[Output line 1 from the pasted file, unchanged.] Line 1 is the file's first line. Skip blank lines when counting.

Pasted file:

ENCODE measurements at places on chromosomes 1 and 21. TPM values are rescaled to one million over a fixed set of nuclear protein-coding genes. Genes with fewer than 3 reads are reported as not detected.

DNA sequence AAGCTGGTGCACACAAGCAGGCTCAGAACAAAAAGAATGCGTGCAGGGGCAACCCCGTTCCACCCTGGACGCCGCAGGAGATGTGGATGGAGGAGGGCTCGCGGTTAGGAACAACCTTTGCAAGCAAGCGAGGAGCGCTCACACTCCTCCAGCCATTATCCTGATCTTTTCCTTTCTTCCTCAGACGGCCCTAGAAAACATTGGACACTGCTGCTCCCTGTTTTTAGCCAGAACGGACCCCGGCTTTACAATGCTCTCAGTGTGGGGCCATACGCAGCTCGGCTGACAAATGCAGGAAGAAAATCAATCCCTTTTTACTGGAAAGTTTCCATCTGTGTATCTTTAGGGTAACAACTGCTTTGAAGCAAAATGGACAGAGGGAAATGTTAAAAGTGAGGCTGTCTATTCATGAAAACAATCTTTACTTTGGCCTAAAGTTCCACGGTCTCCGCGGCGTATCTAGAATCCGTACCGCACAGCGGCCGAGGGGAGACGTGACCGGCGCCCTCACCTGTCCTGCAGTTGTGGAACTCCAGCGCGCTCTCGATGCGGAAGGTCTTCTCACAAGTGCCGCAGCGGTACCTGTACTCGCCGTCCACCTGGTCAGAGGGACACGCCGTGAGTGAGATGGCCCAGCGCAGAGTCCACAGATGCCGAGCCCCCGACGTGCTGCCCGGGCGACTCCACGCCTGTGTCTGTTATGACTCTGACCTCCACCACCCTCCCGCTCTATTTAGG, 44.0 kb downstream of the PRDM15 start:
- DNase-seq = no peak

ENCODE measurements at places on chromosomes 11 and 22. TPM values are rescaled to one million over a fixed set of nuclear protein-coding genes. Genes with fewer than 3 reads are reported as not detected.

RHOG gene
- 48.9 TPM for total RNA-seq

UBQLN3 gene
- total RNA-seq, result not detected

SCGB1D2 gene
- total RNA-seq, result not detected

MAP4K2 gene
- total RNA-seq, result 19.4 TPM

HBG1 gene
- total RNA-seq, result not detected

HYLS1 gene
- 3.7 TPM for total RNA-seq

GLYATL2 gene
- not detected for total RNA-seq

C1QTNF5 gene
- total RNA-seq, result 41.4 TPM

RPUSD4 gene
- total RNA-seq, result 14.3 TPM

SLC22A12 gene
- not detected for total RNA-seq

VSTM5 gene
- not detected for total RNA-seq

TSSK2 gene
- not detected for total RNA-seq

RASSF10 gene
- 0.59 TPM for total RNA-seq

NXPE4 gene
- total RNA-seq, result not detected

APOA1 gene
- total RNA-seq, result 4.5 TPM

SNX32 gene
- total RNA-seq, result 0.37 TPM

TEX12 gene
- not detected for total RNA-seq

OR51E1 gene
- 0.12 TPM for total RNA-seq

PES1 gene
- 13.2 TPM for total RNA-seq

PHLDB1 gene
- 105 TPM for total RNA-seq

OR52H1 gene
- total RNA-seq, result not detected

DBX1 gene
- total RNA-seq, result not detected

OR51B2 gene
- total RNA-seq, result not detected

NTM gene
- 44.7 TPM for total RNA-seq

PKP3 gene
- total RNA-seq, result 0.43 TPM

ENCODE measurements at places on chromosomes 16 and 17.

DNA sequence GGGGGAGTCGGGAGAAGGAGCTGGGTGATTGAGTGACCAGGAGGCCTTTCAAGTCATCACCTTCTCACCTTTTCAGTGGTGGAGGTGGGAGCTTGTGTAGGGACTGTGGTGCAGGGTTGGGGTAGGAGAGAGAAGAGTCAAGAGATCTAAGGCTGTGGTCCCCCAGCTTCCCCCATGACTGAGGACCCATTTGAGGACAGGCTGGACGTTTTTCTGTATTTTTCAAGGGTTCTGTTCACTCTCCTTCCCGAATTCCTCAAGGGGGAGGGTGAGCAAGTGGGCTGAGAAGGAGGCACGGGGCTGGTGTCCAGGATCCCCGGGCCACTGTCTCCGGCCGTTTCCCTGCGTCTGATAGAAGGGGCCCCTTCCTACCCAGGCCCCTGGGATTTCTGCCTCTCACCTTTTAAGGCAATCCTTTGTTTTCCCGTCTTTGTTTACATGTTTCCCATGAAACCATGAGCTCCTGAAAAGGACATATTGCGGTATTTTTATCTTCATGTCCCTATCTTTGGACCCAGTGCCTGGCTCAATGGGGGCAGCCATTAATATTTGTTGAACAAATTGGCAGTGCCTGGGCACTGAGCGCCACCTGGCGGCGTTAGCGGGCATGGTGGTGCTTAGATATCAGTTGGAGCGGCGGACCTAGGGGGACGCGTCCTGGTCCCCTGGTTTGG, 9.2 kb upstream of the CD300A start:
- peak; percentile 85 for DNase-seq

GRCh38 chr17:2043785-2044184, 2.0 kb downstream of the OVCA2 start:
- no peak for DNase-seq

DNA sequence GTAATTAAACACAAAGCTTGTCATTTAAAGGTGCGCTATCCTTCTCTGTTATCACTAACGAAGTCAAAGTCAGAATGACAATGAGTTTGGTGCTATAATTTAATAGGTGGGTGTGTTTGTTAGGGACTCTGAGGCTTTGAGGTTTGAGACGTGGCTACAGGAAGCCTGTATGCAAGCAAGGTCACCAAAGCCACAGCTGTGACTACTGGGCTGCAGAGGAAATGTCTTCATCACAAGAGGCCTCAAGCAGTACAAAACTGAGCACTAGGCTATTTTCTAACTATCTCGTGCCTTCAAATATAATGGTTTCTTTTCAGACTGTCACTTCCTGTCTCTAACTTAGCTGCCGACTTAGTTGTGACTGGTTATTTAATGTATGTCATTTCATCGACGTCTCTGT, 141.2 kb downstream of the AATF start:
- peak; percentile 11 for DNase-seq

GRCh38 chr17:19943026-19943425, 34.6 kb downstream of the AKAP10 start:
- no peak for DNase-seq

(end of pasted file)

ENCODE measurements at places on chromosomes 1 and 21. TPM values are rescaled to one million over a fixed set of nuclear protein-coding genes. Genes with fewer than 3 reads are reported as not detected.